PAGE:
What Do I Make of All This?
I appreciate Makransky’s effort to systematize our considerations of planetary strength and to draw some clear lines between them. For somebody who dislikes keywords, I find Makransky’s use of keywords interesting, challenging, and occasionally frustrating. He far surpasses the banality with which many astrologers use keywords, although some of his word combinations and explanations may confuse more than enlighten.
If you were expecting a standard book that will confirm your understanding of astrology’s symbols and how to interpret them, you will be frustrated; you are entering a world of verbal complexity and conceptual subtlety. There is plenty that you have not seen anywhere else. You may find Makransky’s approach to astrology brilliantly unconventional or just plain weird.
To work with Makransky’s books productively one must be willing to immerse oneself in the author’s world. He covers an enormous amount of material that one could apply to one’s interpretive work.
There’s a stoic undertone to Makransky’s approach to life but without their cosmic piety that has made such a strong contribution to astrology. Makransky distrusts society’s conventions and its seductions of belongingness, and in response one must be guarded and, if the societal situation calls for it, controlling. What’s left is a sense of disconnection from others, a need to strategize one’s approach to preserve one’s freedom and dignity. I find little romance and no sentiment in Makransky’s work.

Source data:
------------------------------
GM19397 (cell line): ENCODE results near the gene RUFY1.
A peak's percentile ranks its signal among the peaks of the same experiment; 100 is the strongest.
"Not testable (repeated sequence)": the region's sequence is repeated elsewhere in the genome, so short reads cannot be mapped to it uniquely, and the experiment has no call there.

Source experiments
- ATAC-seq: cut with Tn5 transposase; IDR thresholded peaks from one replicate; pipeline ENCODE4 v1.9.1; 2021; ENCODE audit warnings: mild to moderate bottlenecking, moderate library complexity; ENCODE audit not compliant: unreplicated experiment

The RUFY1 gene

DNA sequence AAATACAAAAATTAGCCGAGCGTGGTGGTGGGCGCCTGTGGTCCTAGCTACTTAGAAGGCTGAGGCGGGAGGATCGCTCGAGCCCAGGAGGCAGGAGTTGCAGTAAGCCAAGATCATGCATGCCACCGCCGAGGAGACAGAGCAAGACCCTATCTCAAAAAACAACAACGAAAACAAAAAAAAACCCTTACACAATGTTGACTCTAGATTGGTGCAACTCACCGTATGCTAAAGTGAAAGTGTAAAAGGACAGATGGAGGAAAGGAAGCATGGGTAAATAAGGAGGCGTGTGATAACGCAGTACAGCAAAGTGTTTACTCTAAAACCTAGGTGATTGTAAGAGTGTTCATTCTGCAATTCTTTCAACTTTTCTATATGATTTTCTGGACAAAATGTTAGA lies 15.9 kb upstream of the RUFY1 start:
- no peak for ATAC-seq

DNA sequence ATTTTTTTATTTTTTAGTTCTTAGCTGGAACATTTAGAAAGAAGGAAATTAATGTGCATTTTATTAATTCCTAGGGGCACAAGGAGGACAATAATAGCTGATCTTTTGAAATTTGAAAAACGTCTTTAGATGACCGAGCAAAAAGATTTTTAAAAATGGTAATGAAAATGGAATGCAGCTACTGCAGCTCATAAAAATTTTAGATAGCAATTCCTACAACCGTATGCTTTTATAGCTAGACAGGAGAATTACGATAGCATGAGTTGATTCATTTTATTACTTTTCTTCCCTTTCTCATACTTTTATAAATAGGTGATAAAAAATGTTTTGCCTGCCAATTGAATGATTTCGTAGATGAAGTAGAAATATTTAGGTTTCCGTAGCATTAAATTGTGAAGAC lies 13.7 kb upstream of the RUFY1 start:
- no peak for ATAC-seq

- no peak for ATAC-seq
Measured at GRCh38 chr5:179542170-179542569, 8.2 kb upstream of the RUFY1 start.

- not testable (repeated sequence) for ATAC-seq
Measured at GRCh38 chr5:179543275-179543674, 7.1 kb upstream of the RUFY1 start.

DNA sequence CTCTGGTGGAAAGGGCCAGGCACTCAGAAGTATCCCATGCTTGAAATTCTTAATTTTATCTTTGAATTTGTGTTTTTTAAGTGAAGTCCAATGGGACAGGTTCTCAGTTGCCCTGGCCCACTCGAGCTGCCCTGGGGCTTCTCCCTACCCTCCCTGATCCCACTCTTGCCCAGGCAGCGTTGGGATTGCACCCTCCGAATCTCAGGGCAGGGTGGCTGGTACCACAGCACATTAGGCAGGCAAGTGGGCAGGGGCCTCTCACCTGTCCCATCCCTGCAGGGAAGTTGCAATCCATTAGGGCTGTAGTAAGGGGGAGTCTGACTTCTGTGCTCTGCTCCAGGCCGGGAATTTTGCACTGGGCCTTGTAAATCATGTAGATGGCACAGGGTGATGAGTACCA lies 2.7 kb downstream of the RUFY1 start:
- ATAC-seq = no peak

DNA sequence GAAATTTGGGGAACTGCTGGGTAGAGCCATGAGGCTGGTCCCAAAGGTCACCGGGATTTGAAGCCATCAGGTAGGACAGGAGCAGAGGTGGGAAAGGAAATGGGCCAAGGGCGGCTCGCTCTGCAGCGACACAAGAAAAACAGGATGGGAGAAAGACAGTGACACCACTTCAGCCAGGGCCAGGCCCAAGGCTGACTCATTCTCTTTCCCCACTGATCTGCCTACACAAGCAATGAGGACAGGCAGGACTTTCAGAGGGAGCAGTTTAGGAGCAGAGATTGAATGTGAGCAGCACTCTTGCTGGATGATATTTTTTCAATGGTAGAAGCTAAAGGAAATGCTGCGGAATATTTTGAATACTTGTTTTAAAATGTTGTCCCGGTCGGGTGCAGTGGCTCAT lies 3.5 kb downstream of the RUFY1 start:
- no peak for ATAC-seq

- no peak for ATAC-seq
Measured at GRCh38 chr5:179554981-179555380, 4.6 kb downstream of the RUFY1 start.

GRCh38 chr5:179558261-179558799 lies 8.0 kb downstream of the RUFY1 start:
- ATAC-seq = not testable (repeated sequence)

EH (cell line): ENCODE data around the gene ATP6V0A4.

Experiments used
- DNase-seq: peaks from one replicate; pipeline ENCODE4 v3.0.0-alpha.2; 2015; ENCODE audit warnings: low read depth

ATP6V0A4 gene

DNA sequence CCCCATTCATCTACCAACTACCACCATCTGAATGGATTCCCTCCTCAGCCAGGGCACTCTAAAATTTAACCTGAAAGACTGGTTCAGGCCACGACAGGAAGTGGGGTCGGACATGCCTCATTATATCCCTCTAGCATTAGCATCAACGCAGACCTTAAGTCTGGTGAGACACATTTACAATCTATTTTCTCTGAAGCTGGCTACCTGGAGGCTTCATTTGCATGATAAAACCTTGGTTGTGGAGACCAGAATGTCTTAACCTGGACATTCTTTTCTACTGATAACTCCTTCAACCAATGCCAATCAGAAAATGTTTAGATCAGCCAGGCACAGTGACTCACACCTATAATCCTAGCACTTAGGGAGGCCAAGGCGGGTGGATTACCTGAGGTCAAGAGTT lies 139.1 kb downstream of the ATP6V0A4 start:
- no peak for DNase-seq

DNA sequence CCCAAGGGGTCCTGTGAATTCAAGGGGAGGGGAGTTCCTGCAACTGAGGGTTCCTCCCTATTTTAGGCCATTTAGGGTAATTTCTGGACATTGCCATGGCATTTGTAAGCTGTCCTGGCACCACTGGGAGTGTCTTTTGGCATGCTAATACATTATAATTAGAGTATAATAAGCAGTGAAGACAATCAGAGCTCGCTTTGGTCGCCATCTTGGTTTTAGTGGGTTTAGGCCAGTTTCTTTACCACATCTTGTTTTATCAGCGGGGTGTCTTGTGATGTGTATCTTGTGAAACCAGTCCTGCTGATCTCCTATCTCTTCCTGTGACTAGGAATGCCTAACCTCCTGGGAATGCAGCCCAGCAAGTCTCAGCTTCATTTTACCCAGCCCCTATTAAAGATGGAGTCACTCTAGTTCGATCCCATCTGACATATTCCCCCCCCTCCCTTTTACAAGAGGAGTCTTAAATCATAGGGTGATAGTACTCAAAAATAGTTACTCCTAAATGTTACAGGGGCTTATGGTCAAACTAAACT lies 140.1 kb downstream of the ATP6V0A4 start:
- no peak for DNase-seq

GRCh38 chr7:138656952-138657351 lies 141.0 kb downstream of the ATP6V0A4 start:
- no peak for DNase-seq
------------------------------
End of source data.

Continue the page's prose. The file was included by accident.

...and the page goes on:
There are many passages that illustrate an unbridgeable gulf between oneself and one’s world. I return to disposition and unaspected planets as examples to illustrate his point of view.
In the introduction to Planetary Combination he discusses the aspect relation between a planet and its dispositor:
“The disposition of a planet symbolizes the orientation of that personality trait with respect to the prevailing cultural mores; hence it is an indicator of conformity. Disposition has to do with constraints which are put on the natives’ freedom of action, and the balance between their public and private selves. A planet in good aspect with its dispositor indicates ability to accept the world as given and to play his or her own part in it – at least superficially. A planet afflicted by its dispositor feels like an outsider looking in: there is a difficulty in fitting oneself into the prevailing social norms, but at the same time a lack of initiative in striking out on one’s own.” (p. 19)